W. Haywood Burns is performing a lot of the field work, including water quality samples. Some of these samples go the Albany Water Lab, where they are analyzed for fecal coliform and ions, contaminates associated with septic systems and fertilizers. Heavy metals are in the sediments. The City of Albany Water Department is very much involved.

In his preliminary investigation, Dr. Robinson has seen a whole series of pipes associated with roadways, housing developments, and industries, pumping water in the creek, but he does not know where the pipes come from or what might be in the water. A creek which feeds into the Patroon Creek winds through the industrial park in Colonie, where such industries as National Lead (NL Industries) are located.

In the not so distant past, some very serious contaminating industries along the creek were shut down, and the hope is that what these industries were doing is no longer in the creek.

Dr. Robinson has evidence of very high levels of lead, mercury and depleted uranium (which still may be a little hot) in some of the sediments along the creek. It is not known if these contaminants are currently getting into the water, but they certainly did in the past. NL Industries was one of the industries on the a creek that feeds into the Patroon Creek. The site of NL Industries has been declared a superfund site and the cleanup is still going on. The question Dr. Robinson is studying is whether all of the contaminates will be removed, and whether some of the contaminates are in the creek and if those contaminants are confined or moving.

Its very expensive work to study mercury. But, studying all of these contaminates is important, because children play in the creek.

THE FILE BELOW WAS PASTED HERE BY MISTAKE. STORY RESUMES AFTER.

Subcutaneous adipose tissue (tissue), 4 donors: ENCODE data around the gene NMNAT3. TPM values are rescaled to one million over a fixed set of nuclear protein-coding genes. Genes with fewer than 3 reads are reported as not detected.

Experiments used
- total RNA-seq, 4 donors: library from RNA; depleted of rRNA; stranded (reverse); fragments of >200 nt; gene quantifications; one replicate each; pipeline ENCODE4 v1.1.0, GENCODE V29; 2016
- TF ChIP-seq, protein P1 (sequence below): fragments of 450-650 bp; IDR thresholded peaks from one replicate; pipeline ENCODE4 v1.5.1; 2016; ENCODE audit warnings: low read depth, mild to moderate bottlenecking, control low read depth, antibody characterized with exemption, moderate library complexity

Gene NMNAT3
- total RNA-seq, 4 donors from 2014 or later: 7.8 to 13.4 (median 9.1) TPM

To study the creek, Dr. Robinson has identified different sections of the creek which have different ecosystems. In some places, the creek runs very close to the highway, with little natural areas surrounding it, in other sections, the creek has wide natural areas on both sides. One of the best things to do to preserve the water quality of a creek, is to have good, high quality vegetation surrounding it. The bigger the border of natural area around the creek, the healthier it is going to be. Dr. Robinson plans to identify the most interesting zones for restoration. In looking at the ecology of various zones, Dr. Robinson will be looking at the type of vegetation, the water quality, the aquatic wild life, including insects. “And, if we find any fish, we will congratulate them.”

The Patroon Creek flows through Tivoli Lake Preserve. This 80-acres in Arbor Hill was made a preserve in 1980. It has had a complex land use history from dumping in the past to current recreational opportunities. Tivoli is a mosaic of natural and disturbed ecosystems.

Patroon Creek Restoration has many challenges. The study that Dr. Robinson is working on with its testing and analysis of natural areas surrounding the creek, will form a good basis for the restoration of the creek.

Printed in the January/February 2003 Newsletter

This page last modified January 12, 2008
Contact Save the Pine Bush at pinebush@aol.com.